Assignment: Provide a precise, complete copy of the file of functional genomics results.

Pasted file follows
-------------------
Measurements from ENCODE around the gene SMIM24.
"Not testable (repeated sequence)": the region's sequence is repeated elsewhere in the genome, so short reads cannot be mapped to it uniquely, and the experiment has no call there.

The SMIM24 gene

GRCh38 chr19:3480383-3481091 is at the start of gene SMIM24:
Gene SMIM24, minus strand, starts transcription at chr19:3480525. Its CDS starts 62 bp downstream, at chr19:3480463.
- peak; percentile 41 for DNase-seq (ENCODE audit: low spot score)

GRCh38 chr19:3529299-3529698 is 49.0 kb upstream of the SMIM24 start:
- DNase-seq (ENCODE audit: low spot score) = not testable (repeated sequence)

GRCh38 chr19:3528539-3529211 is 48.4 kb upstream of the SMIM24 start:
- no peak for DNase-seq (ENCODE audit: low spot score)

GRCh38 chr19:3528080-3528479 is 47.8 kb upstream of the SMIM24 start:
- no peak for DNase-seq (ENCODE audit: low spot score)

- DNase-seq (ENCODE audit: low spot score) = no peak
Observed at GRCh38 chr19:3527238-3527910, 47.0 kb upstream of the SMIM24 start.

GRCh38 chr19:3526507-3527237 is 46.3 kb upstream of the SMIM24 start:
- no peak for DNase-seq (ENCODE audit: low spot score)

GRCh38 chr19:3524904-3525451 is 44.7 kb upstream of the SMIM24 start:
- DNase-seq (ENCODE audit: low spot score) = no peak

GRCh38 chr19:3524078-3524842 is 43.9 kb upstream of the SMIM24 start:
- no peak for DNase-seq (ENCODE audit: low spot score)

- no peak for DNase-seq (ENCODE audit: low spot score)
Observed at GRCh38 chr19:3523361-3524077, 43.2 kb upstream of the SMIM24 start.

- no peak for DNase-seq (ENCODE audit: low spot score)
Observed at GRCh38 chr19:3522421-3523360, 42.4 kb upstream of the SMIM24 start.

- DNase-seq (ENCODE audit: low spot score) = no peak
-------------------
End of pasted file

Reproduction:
Measurements from ENCODE around the gene SMIM24.
"Not testable (repeated sequence)": the region's sequence is repeated elsewhere in the genome, so short reads cannot be mapped to it uniquely, and the experiment has no call there.

The SMIM24 gene

GRCh38 chr19:3480383-3481091 is at the start of gene SMIM24:
Gene SMIM24, minus strand, starts transcription at chr19:3480525. Its CDS starts 62 bp downstream, at chr19:3480463.
- peak; percentile 41 for DNase-seq (ENCODE audit: low spot score)

GRCh38 chr19:3529299-3529698 is 49.0 kb upstream of the SMIM24 start:
- DNase-seq (ENCODE audit: low spot score) = not testable (repeated sequence)

GRCh38 chr19:3528539-3529211 is 48.4 kb upstream of the SMIM24 start:
- no peak for DNase-seq (ENCODE audit: low spot score)

GRCh38 chr19:3528080-3528479 is 47.8 kb upstream of the SMIM24 start:
- no peak for DNase-seq (ENCODE audit: low spot score)

- DNase-seq (ENCODE audit: low spot score) = no peak
Observed at GRCh38 chr19:3527238-3527910, 47.0 kb upstream of the SMIM24 start.

GRCh38 chr19:3526507-3527237 is 46.3 kb upstream of the SMIM24 start:
- no peak for DNase-seq (ENCODE audit: low spot score)

GRCh38 chr19:3524904-3525451 is 44.7 kb upstream of the SMIM24 start:
- DNase-seq (ENCODE audit: low spot score) = no peak

GRCh38 chr19:3524078-3524842 is 43.9 kb upstream of the SMIM24 start:
- no peak for DNase-seq (ENCODE audit: low spot score)

- no peak for DNase-seq (ENCODE audit: low spot score)
Observed at GRCh38 chr19:3523361-3524077, 43.2 kb upstream of the SMIM24 start.

- no peak for DNase-seq (ENCODE audit: low spot score)
Observed at GRCh38 chr19:3522421-3523360, 42.4 kb upstream of the SMIM24 start.

- DNase-seq (ENCODE audit: low spot score) = no peak